Friday, January 18, 2013

Has Too Many Channels Ruined TV?

The answer is clearly, yes and no. No, because there are literally hundreds of channels now offering thousands of programs, with no signs of slowing down. These are even broadcast in a variety of formats, including standard, HD, and 3D. Yes, because it has all but killed television as we know it.

Television is unique in a capitalist market like the United States in so much as in this case, competition does not breed quality.  Rather, programs can be shopped around on a variety of stations, and even whole networks can focus their programs on a niche market. Twenty years ago, a program that would not even be green-lit for a pilot episode can now attain syndication today.

While there are the old standby's like sitcoms, morning talk shows, game shows, news programs, dramas and soaps, there is a slew of cheaply produced reality programs that seem to generate enough ratings to warrant more. So much so that networks are looking in the strangest places. There are currently four shows about pawn shops, four shows about repo companies, meter maids, loggers, truck drivers, two shows about fishermen, miners, duck call manufacturers, bar owners, bike builders,  three shows about ghost investigating, beauty pageants for 5 year old's, and bounty hunting. If that isn't enough, there is competitive reality shows following groups of people competing for the top spot in their field. There are over a dozen shows regarding competitive dance, singing, and modelling alone. Lets also add competitive cooking, cleaning, make-up artists, tattooing, weight loss,  cheer leading, dating, and most recently, competitive taxidermy.

With the exception of American Idol, America's Got Talent, The Biggest Loser, and maybe one or two others, most reality television is produced very cheaply, and why not? If a network or cable station can grab ratings and save a buck in production, the happier they are. However, less production value also means a product of inferior quality. Consider the final season of one of NBC's biggest sitcoms, Friends. The cast alone received a million dollars per episode. That's six million an episode for six people, and we haven't even added the cost of supporting cast, extras, directors, writers, and crew. How much do you think a cable network spends on Ghost Hunters, or Ice Loves Coco?

Naturally, a reduction in budget is a reduction in quality, but does a lesser quality necessarily affect standards? Apparently not. Maybe Seinfeld was a bit of a prophet. In one episode George and Jerry were pitching a show idea to NBC network execs to which George said it's a show about nothing.That nothing happens. The executive asked why would he be watching it, to which George replied, "because it's on television."   That certainly seems to be the culture today. Sure, television still has quality programming, such as The Big Bang Theory, Two and a Half Men, The Walking Dead, etc. But can you honestly say 20 years ago you would spend hours a week watching tv shows about people who cut down trees, the children who participate in beauty pageants  or who work in a pawn store? How are other peoples jobs a television show? What's next, a camera crew documenting the goings on at a Burger King? So why do we watch? Because their on television?

Perhaps a more accurate question isn't, "Has too many channels ruined tv", but "has too many channels ruined us?" Because we don't seem to mind. All but the most lofty off us still enjoy a good trainwreck, and for that we'll endure Keeping Up With The Kardashians and Here Comes Honey Boo-Boo, just to see how intolerable people live and feel better about ourselves.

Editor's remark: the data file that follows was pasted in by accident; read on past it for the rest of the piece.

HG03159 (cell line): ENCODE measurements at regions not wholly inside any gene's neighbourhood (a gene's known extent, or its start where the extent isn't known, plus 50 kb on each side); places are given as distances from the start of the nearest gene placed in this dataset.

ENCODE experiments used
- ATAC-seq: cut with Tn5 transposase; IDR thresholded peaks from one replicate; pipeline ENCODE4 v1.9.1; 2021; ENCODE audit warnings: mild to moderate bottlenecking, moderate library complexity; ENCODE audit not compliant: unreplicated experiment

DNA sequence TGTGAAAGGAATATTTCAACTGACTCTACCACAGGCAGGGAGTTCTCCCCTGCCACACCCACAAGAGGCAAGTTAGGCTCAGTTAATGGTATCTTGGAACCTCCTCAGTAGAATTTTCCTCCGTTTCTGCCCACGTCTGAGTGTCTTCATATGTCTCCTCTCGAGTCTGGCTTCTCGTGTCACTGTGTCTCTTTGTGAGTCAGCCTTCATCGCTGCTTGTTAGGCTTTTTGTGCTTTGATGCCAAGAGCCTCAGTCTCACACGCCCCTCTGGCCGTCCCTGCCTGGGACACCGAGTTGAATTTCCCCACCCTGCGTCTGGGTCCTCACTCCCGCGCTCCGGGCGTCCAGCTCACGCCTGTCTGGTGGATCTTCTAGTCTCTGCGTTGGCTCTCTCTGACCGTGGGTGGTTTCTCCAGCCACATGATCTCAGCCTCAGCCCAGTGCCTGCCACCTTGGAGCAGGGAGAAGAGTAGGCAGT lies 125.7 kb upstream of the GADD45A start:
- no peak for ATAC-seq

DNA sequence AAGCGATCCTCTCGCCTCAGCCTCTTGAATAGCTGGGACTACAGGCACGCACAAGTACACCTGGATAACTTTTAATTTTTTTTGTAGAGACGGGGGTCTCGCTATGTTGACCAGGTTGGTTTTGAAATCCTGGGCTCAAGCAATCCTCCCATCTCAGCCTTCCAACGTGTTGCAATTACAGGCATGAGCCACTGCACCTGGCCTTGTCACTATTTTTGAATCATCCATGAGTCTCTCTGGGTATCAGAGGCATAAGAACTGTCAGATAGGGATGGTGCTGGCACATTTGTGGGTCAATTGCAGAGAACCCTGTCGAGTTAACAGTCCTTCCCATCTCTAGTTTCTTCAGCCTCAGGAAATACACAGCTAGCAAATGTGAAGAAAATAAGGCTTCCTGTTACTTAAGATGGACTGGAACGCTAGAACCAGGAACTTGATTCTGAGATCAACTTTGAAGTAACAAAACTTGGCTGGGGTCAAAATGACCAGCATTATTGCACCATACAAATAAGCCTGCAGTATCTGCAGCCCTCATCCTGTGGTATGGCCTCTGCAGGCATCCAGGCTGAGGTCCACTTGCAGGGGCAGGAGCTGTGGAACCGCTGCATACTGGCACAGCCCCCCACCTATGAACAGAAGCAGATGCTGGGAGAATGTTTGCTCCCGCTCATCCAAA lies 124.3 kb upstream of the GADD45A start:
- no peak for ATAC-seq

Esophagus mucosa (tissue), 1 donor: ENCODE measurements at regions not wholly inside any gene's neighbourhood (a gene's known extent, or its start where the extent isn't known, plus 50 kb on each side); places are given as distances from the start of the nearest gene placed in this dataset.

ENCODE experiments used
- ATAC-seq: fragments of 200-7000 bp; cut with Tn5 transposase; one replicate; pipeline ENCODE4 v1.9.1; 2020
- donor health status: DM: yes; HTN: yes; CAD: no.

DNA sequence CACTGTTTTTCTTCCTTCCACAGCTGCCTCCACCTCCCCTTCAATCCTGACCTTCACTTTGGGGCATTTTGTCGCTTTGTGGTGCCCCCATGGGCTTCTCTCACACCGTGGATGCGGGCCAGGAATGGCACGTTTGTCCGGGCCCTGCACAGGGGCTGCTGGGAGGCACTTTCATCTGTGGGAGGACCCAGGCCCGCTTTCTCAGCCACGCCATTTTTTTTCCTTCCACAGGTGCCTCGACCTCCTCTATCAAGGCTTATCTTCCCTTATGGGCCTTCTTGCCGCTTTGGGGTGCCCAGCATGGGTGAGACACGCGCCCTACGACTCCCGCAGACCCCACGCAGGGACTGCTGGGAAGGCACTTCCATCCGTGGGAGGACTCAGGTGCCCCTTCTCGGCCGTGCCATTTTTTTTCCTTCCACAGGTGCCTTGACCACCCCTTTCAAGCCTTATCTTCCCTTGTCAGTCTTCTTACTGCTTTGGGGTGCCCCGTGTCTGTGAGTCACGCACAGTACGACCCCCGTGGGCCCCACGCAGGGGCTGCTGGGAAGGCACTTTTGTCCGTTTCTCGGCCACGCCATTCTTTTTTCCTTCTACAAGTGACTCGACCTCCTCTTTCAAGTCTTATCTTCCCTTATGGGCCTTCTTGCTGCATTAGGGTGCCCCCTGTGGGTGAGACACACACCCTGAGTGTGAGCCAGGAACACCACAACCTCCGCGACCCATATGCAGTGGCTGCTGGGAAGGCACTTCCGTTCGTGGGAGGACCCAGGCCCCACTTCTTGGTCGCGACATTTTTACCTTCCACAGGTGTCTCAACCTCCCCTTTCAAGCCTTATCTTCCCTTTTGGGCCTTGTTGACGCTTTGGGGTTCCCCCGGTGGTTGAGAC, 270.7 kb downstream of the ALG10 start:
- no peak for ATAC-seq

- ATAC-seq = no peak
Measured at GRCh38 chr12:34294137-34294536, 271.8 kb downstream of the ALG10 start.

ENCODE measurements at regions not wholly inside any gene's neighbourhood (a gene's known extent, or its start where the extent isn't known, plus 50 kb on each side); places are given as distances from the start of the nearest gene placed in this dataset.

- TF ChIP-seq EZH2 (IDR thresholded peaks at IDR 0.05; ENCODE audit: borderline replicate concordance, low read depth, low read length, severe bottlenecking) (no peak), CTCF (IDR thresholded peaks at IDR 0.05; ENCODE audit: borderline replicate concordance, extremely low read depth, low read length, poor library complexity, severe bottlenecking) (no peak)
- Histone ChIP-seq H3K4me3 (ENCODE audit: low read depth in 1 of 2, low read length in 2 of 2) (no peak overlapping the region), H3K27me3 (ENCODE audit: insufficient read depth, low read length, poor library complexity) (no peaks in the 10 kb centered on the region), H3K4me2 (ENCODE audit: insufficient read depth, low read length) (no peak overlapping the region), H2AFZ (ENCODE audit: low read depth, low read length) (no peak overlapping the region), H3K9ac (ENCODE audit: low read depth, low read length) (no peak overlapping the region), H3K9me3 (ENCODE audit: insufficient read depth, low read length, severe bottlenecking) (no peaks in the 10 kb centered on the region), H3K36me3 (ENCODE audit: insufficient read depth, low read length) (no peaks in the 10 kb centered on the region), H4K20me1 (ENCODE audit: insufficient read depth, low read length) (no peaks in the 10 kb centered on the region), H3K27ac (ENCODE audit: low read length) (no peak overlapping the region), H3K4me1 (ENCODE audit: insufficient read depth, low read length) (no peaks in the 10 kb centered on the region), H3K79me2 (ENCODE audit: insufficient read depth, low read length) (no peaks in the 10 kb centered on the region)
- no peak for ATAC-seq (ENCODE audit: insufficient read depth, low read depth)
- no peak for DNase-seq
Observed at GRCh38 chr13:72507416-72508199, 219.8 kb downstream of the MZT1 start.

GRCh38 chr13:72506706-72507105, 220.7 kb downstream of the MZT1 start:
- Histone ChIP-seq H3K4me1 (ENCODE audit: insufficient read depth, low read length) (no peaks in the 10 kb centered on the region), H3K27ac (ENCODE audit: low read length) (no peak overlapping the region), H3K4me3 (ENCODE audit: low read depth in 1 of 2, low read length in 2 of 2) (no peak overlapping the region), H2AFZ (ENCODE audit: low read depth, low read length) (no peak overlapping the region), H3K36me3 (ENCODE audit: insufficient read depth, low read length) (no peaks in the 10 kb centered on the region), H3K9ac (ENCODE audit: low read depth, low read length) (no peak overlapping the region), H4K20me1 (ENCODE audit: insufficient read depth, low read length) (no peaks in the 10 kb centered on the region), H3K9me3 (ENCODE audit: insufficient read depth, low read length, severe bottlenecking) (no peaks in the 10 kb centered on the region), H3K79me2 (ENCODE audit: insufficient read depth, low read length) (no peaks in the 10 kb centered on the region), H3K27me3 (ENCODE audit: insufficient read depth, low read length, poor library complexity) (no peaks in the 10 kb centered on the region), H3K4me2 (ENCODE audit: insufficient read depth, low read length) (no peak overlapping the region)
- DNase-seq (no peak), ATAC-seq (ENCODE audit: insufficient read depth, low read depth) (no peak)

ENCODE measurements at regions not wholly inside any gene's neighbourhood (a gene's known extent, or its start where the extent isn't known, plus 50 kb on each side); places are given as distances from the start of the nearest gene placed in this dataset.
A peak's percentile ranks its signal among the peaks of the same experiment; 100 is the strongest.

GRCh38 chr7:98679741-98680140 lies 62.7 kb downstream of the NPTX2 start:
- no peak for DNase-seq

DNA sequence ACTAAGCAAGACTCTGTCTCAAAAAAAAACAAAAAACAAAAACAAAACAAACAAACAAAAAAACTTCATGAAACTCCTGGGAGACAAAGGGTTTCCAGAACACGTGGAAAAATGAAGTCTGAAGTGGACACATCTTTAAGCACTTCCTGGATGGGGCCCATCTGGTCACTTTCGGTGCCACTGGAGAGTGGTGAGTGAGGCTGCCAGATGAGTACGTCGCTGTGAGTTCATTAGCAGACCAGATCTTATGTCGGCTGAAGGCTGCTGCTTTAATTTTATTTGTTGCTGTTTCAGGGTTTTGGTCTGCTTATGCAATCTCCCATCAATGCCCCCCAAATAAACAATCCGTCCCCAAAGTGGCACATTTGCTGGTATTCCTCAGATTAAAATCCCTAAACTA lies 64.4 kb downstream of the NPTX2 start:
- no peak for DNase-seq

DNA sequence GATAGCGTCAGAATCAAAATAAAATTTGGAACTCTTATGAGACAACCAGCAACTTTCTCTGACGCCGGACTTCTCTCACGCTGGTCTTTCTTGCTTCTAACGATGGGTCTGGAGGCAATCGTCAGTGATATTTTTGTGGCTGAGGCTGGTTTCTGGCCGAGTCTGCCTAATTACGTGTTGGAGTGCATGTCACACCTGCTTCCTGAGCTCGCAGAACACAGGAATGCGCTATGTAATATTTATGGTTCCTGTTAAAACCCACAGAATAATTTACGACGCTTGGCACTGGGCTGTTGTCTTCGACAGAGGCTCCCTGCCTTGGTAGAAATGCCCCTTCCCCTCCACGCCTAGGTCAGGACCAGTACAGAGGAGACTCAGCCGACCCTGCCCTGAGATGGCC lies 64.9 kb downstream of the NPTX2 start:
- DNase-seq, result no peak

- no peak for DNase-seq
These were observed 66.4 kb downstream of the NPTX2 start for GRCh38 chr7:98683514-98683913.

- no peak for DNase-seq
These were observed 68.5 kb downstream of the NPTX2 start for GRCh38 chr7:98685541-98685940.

1. I'd have to agree... it's really a numbers game. Thirty years ago the number of shows being actively produced for television was very, very small. For that show to have any chance for survival it had to do well or it was quickly axed. Today, there are thousands of different shown on any given day but the number of truly great shows hasn't increased proportionally. The reason is because the TV pie hasn't gotten much bigger. Sure, people are watching more TV than ever but we used have only three channels and now we have 600... people aren't watching 200 times the TV they used to. So that's less eyeballs for EVERY show, meaning advertising dollars get spread out more thinly than they used to.

    I think one thing you forgot to mention was the death of the ubiquitous television viewing experience. You mentioned Seinfeld and that's a great example. It used to be that you could just mention in casual conversation, "Did you see X" last night and the answer was "Yes!" or "No, I can't believe I missed it!" I think the last show to have this was American Idol. Now I don't think it exists outside the Super Bowl. With the diversification of television, people tend to stick to their own niche channels. Shows used to be produced for the masses but now they have very narrow target demographics. Even popular shows like The Walking Dead is only watched by 11.5 million people. That means you have a 1 in 30 chance of meeting a random stranger who watched this popular show. Ask, "Did you see that?" today and you'll get responses like, "Never heard of it," "I'm waiting for the DVD," "Why would I watch that?"

    Oh, and thanks for the compliment. I'm glad to know you consider me to be among the most lofty of us.

  2. Thanks, but to clarify your point, I think people are watching more tv than 20-30 years ago. According to a Nielsen report, the average american watches 37-40 hours a week. Also factor into it the average household has more than one tv, with 66% having 3 or more.